Attachment and anger are two sides of the same coin.
Because of ignorance, and the mind’s split into object-subject
duality, we grasp at or push away what we perceive as external
to us. When we encounter something we want and can’t get, or
someone prevents us from achieving what we’ve told ourselves
we must achieve, or something happens that doesn’t accord with
the way we want things to be, we experience anger, aversion,
or hatred. But these responses are of no benefit. They only
cause harm. From anger, along with attachment and ignorance,
the three poisons of the mind, we generate endless karma,
We can use the method of contemplation to think through
things differently, to change our habit of reacting to anger.
Since it is difficult at first to think clearly in the midst
of an altercation, we begin by practicing at home, alone,
imagining confrontations and new ways of responding.
Imagine, for example, that someone insults you. He’s
disgusted with you, slaps you, or offends you in some way. You
think: "What should I do? I’ll defend myself--I’ll retaliate."
Now try another approach. Say to yourself: "This person makes
me angry. But what is anger? It is one of the poisons of the
mind that generates negative karma, leading to intense
suffering. Meeting anger with anger is like following a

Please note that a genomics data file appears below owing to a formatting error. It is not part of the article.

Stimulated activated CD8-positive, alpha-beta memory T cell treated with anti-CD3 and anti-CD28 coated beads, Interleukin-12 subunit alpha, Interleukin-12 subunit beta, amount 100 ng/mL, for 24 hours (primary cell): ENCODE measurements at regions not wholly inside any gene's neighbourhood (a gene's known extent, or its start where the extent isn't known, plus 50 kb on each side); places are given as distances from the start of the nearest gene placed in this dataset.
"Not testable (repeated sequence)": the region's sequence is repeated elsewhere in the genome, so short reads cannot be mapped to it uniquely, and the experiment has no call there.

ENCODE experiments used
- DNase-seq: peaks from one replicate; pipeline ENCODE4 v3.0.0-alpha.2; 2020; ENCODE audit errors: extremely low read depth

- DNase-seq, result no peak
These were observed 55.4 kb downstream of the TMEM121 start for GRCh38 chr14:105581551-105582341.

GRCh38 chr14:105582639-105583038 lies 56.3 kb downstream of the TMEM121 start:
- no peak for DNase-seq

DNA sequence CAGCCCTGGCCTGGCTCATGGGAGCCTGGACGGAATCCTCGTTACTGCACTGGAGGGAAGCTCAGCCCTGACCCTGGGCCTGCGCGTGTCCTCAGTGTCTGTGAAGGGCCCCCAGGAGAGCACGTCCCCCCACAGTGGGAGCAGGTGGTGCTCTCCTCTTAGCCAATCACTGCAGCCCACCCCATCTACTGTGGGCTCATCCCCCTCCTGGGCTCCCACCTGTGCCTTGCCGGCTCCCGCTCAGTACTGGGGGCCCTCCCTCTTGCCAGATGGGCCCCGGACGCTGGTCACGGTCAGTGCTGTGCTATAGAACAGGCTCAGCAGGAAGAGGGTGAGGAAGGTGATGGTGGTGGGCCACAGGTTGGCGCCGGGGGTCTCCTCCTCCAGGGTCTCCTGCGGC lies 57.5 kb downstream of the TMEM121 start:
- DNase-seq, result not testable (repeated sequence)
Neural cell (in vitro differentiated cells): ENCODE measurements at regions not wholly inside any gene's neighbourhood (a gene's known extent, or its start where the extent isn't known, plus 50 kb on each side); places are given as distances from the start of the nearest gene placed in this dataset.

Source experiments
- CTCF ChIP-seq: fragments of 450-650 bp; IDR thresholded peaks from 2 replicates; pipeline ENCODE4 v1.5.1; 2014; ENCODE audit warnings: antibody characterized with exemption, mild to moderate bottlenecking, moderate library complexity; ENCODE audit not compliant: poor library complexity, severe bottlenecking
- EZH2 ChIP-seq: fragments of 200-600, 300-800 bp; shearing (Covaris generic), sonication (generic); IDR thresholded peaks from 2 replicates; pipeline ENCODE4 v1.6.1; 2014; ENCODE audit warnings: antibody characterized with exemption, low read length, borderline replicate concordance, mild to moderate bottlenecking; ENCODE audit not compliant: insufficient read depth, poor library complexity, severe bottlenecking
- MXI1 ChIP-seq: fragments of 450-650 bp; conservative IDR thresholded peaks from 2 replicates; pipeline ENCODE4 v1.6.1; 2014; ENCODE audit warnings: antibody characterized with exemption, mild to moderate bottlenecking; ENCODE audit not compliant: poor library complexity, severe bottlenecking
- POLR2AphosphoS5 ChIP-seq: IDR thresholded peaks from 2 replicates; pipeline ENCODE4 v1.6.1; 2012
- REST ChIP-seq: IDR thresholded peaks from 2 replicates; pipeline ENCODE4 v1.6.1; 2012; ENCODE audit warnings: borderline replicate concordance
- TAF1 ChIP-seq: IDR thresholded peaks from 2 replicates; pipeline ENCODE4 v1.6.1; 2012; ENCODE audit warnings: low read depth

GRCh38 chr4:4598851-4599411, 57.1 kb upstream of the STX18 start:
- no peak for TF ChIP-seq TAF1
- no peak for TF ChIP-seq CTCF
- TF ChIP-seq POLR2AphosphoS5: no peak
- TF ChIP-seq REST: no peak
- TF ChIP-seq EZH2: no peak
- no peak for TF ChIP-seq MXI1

lunatic who jumps off a cliff. Do I have to do likewise? If
it’s crazy for him to act the way he does, it’s even crazier
for me to act the same way."
Remember that those who are acting aggressively toward you
are only buying their own suffering, creating their own worse
predicament, through ignorance. They think that they’re doing
what’s best for themselves, that they’re correcting something
that’s wrong, or preventing something worse from happening.
But the truth is that their behavior will be of no benefit.
They are in many ways like a person with a headache beating
his head with a hammer to stop the pain. In their unhappiness,
they blame others, who in turn become angry and fight, only
making matters worse. When we consider this predicament, we
realize they should be the object of our compassion rather
than our blame and anger. Instead of giving up on those who
cause harm, we need to realize that they are seeking happiness
but don’t know how to find it.
Another approach we can use is to develop awareness of the
illusory quality of our anger and the object of our anger. If,
for example, someone says to you, "You’re a bad person," ask
yourself, "Does that make me bad? If I were a bad person and
someone said I was good, would that make me good?" If someone
says coal is gold, does it become gold? Things don’t change
just because someone says this or that.